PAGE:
Ethics. Research. Community.

A holistic model of advocacy: factors that influence its use.

Complementary therapies in nursing & midwifery. 
10
(1): 
37-45; 
2004. 
(English). 
[Record Source: PubMed]
Although advocacy is embraced by nursing as an essential component of holistic philosophy, its scope is often limited in practice. In this article, a research study that examined the use of an expanded definition of advocacy is described. A link to the role of advocacy as a complementary therapy and in relation to facilitating the use of complementary therapies by patients is provided. Fifty-two registered nurses completed a researcher developed advocacy research instrument that assessed the use of moral-ethical, legal, political, spiritual, and substitutive advocacy along with various factors thought to influence the use of advocacy including moral development, perceived assertiveness, and perceived job security. An additional 40 RN-BSN students generated case studies of advocacy enacted in practice that were used as examples of the five categories of advocacy and to support the findings of the survey. Results indicated that moral-ethical advocacy was used more often than the other four categories. Moral stage development had a significant effect on substitutive advocacy but assertiveness and job security were not significant factors influencing any category of advocacy.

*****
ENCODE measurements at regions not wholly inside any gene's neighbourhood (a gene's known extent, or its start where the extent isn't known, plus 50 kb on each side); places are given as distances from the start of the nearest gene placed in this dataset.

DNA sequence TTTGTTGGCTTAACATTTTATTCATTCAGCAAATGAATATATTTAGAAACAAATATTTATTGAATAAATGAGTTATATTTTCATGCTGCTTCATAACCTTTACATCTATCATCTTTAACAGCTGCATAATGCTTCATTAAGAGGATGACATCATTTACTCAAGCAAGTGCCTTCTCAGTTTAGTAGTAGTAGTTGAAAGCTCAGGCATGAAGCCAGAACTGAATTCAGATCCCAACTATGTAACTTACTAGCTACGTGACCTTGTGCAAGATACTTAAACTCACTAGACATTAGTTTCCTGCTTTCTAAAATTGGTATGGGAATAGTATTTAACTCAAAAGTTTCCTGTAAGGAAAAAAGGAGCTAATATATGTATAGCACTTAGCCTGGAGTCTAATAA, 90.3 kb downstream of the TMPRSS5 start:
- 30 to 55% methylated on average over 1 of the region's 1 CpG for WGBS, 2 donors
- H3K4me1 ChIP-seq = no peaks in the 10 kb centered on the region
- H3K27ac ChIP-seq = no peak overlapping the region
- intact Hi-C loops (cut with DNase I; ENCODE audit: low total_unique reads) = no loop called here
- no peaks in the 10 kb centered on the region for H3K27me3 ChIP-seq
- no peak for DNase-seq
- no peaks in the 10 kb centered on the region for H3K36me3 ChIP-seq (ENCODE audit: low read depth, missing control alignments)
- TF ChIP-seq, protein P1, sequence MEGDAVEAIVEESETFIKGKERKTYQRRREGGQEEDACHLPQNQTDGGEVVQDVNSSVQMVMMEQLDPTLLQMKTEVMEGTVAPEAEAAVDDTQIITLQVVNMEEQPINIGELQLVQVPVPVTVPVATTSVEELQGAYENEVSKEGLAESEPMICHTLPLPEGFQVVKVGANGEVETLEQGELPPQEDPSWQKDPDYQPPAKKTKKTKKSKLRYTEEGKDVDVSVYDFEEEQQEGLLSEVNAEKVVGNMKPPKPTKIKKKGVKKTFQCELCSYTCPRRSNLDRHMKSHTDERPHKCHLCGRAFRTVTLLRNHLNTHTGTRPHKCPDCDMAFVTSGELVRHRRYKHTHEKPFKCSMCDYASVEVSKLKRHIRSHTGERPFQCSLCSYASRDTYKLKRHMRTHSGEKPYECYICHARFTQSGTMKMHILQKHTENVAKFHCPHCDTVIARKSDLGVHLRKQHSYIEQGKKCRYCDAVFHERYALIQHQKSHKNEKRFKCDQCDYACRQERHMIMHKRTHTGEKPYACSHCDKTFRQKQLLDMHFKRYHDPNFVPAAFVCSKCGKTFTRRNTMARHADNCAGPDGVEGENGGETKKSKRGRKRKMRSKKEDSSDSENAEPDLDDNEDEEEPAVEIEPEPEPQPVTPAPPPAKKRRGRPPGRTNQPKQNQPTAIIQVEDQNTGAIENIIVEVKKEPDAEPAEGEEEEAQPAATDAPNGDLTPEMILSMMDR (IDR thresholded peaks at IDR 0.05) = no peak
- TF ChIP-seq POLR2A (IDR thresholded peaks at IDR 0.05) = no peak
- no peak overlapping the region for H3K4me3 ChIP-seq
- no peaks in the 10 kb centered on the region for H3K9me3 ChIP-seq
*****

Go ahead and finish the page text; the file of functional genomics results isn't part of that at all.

Access the full text from your libraries at your institution.  You will be navigating away from EthicShare.

Database Keywords

Detailed Record Information

Record TypeReport
Record Source Status
[MEDLINE]
FormatsPrint
DOI10.1016/S1353-6117(03)00083-0
ISSN1353-6117